I would like to have been able to review the new Jason Bateman crime-comedy-thriller-suspense film “Game Night”, but I unfortunately still suffer from the effects of a “Last Jedi” induced autotrapanation (best use of a salad fork and bedpan, ever) and will not be able to review movies for the duration of my self-medication (I drink). But, I can describe how I feel about the film as a work with inscrutable vagaries and poorly crafted comparisons such as “this is not like that Michael Douglas movie, at all.” It may help readers to visualize an accompanying image of me holding my hands out as if to describe the object of my study enclosed in an invisible breadbox as I speak these written words:
Were I to review this feature, I might say that the movie is a light-hearted comedy (and what I will term) ‘couple’s misadventure’ with the underworld of international organized crime. In truth, I found the comedy element too soft and sweet, like a weak sauce for the sensitive pallet. There were no laugh-out-loud moments, just a long string of many instances of awkward situational humor. It was like one of those completely nonexistent four-episode story arcs of Seinfeld.
I might also say that I felt the movie was too long and that nearly all the scenes could have been halved or that the pacing was also strange, with the plot really dragging in the first third but then accelerating into the last act — if I were reviewing it. It suffices instead to say that an antsy viewer should feel free to take care of any urgency at any time during the screening with no real fear of missing an important story development. I feel this is a shame, as there was so much potential plot material left untouched, stuff that should have been there to flesh out the narrative which, even if inconsequential to the finale of the film, would have nevertheless been interesting to watch. However, I am still not about to review the stuff that actually WAS in the movie.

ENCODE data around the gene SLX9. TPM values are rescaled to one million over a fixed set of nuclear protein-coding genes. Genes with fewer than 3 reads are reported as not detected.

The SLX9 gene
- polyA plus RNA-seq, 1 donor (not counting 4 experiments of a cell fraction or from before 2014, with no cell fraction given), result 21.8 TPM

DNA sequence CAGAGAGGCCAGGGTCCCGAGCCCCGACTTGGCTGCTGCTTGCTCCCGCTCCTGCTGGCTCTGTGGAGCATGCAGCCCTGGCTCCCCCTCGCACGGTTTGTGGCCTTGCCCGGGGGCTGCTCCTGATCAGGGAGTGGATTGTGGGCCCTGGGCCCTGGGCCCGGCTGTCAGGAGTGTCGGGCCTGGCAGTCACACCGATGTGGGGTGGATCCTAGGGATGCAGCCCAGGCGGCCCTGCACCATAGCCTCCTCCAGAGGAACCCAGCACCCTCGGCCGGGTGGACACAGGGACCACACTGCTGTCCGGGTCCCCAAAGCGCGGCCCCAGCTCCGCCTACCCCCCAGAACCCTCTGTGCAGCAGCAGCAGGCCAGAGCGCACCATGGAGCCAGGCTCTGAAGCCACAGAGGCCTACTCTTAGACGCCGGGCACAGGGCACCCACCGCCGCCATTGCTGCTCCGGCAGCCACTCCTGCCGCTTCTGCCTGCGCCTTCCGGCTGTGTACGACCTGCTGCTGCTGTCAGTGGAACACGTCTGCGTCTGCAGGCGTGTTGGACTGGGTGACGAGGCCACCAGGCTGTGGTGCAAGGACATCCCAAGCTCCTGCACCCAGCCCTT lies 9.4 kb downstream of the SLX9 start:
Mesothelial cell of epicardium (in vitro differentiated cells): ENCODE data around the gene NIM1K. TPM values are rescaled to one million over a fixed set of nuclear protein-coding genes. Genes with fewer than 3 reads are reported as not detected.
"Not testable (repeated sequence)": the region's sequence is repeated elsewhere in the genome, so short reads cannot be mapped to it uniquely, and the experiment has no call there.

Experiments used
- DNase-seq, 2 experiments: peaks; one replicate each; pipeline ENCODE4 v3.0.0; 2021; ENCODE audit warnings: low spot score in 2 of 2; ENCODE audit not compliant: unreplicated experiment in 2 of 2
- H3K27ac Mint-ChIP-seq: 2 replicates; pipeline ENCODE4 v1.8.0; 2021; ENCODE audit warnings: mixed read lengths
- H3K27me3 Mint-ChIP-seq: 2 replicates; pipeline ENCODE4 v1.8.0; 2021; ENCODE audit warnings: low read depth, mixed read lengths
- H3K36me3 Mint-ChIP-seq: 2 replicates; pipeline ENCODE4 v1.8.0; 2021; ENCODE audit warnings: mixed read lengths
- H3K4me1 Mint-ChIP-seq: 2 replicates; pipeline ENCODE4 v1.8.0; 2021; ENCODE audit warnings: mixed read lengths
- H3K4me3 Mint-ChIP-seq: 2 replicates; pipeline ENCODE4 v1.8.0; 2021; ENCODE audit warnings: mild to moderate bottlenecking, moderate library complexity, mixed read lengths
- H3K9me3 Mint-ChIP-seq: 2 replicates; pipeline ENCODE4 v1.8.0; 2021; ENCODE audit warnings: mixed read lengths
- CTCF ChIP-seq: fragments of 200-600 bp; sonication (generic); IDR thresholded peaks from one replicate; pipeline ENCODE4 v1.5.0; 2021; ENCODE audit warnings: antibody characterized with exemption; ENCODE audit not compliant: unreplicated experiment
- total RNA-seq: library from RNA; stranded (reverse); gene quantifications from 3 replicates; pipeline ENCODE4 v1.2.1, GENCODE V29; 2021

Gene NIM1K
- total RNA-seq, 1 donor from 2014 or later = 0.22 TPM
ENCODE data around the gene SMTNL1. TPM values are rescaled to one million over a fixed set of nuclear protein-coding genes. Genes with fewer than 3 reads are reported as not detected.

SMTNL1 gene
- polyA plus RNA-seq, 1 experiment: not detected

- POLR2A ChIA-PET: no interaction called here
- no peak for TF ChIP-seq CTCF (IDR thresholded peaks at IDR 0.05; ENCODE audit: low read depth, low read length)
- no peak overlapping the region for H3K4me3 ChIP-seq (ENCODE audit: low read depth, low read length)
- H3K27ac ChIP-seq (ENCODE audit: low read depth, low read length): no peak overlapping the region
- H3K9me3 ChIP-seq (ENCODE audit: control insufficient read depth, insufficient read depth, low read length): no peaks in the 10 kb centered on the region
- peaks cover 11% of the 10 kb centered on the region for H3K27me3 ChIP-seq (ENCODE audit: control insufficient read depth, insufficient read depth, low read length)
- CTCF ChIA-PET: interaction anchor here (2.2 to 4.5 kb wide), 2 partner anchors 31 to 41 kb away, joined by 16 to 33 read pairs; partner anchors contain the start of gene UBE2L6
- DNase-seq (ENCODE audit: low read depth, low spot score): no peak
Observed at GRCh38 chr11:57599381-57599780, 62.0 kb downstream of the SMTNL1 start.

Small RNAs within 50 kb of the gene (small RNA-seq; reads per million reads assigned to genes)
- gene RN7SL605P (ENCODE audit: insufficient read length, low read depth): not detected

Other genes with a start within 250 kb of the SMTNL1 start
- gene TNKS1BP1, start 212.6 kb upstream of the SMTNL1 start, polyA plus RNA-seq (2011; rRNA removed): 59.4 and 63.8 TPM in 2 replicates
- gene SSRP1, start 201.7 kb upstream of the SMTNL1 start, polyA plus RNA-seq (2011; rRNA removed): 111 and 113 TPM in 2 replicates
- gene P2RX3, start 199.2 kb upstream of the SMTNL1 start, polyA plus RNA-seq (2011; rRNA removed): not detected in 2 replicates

I left the theater feeling unsatisfied and unfulfilled, wishing that I had instead remained home and worked on a stupid “The Pitch”. But as I worked over my recollection of the plot during the drive home, I began to grow frustrated with the increasingly obvious plot holes and inconsistencies that I had not, at first, noticed. I realize now that these problems are artifacts of a writing process burdened with revision and lack oversight, but I cannot help but feel disappointed in a project for which I had held so much hope. I still hope that the Blu-Ray featurettes (they still do those, right?) will provide the commentary and fill in the blank spaces to make this show work as it should, but I’m doubtful.
So, while I will not recommend that anyone run out and catch this film in the theater, I will probably stream it at my convenience when available later, and I will probably purchase the physical media, myself. Personally, I would like to see another party take a wack at this theme. The film I saw certainly did not look to have a high production value and, aside from the casting choices (and one shooting location), it could have been done on the REAL cheap. An indie film aesthetic would not have hurt the finished product at all and I believe a small independent production company could have handled the script-crafting much better.
So, hey, CMC, how about we make an indie pic? Not that I would review it.